BEYOND THE BREAK
Physical Therapy Helps With Stroke Recovery, Parkinson’s, and More
Take a Break! Parkinson’s disease afflicts the central nervous system and makes movement difficult, and its symptoms can also be mitigated by physical therapy. Denise Padilla-Davidson, a Johns Hopkins physical therapist who treats people with Parkinson’s, recommends PT to her patients for improving their balance, strength, and flexibility. Specifically, bike or elliptical exercises can help those with Parkinson’s remaster reciprocal patterns (movements from side to side or left to right). There’s also a In TV dramas, physical therapists often urge the hero back into action. Usually, their patient has suffered some dramatic injury, like breaking every bone in the right side of their body or losing a leg to a rampaging horse. And while many physical therapists do specialize in helping athletes recover from injuries, applications for the practice go well beyond that stereotype. People battling the aftereffects of a stroke or suffering from long-term ailments like Parkinson’s disease can also benefit from regular physical therapy sessions. In fact, the National Stroke Association lists a physical therapist as a vital member of any stroke recovery team, placing them alongside experts like dietitians, psychiatrists, neurologists, and speech- language pathologists. In those cases, physical therapists are on hand to help stroke survivors with movement and balance issues and to recommend exercises that rebuild strong muscles for walking, standing, and other everyday activities.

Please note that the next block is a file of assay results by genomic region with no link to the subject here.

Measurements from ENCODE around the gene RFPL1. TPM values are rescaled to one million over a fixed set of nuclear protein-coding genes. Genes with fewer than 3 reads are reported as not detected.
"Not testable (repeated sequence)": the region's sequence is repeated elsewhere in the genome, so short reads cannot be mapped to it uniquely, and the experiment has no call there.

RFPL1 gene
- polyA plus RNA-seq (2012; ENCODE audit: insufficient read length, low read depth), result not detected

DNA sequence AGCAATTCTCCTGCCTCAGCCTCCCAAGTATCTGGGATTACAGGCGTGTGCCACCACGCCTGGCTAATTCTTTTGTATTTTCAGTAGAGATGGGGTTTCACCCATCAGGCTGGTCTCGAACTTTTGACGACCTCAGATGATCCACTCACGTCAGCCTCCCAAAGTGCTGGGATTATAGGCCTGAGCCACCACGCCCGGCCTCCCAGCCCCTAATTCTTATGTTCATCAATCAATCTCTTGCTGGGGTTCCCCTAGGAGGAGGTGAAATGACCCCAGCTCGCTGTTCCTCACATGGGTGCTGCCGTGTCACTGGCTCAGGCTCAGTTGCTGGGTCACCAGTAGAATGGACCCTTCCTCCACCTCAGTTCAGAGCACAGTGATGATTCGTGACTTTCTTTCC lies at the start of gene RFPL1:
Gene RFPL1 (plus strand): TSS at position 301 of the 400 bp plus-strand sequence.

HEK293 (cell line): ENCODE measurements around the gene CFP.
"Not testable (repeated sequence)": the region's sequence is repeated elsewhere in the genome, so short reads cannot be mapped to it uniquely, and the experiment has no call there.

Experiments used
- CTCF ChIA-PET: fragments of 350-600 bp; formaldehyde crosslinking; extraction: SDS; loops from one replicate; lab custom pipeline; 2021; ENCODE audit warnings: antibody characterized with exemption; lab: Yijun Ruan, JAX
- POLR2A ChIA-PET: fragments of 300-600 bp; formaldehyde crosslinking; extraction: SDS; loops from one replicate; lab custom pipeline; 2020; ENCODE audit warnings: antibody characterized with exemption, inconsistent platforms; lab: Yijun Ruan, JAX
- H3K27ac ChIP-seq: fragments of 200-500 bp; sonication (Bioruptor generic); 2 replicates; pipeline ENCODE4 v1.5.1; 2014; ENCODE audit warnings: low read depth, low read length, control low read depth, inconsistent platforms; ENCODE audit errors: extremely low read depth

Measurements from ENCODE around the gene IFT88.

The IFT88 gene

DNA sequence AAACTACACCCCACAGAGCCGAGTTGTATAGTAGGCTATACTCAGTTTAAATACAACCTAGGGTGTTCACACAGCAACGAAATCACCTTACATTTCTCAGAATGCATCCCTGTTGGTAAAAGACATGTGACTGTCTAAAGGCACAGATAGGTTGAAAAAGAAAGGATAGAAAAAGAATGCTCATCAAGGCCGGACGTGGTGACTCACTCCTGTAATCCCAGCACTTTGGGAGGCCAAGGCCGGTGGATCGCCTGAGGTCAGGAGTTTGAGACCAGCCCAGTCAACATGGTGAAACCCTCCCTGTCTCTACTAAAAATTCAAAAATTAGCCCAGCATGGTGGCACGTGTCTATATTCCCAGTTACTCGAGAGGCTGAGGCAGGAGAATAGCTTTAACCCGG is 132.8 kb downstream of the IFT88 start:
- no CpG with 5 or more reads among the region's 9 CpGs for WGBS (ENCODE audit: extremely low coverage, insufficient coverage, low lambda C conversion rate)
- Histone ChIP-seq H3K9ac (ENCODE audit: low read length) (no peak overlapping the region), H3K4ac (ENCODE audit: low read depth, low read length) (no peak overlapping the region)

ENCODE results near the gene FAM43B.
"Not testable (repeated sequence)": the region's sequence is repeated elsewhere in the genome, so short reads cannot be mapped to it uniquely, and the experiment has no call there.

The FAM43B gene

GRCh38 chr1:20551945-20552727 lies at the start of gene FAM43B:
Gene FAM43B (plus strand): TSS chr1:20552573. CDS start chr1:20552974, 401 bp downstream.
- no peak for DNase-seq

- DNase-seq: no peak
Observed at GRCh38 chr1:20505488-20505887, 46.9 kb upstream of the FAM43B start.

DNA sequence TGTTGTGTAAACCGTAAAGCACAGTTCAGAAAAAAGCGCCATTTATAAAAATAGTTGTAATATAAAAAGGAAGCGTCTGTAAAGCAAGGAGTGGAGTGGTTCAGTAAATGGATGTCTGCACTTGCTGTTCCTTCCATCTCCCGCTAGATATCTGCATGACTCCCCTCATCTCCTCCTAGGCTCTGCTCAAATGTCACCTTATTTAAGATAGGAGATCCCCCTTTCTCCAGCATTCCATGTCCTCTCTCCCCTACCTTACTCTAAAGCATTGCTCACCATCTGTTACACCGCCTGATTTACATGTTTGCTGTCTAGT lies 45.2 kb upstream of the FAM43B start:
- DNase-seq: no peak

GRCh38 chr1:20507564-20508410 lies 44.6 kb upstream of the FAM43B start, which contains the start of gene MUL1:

form of therapy called LSVT BIG, which involves performing exaggerated physical movements, and it can help those with the disease stave off hypokinesia, which is the decrease of movement that becomes more severe as Parkinson’s progresses. Similar physical therapy programs can be adapted for those with other chronic diseases, like multiple sclerosis or Lou Gehrig’s disease, by slowing the disease’s progress and making the people who have them more capable and comfortable. Of course, treatments vary on a case-to-case basis, so be sure to consult your doctor before starting PT.
ROASTED CORN SALSA Inspired by Bon Appétit magazine
1/4 bunch cilantro leaves, sliced
2 medium ears of corn, shucked
Juice of 1 lime
1 jalapeño or Fresno chile, seeded and thinly sliced
Kosher salt, to taste
1/2 red onion, diced
1 large tomato, cored, seeded, and finely chopped
1. Heat a cast-iron skillet to high. Char corn, turning occasionally, for 10–14 minutes until kernels begin to blacken in spots. 2. Using a sharp knife, remove corn kernels from cobs and transfer to a large mixing bowl. 3. With a wooden spoon or potato masher, gently crush corn to release starch and juices. 4. Add jalapeño, onion, tomato, and cilantro. Mix to combine.
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5. Top with lime juice and season with salt. 6. Serve alongside your favorite tortilla chips.
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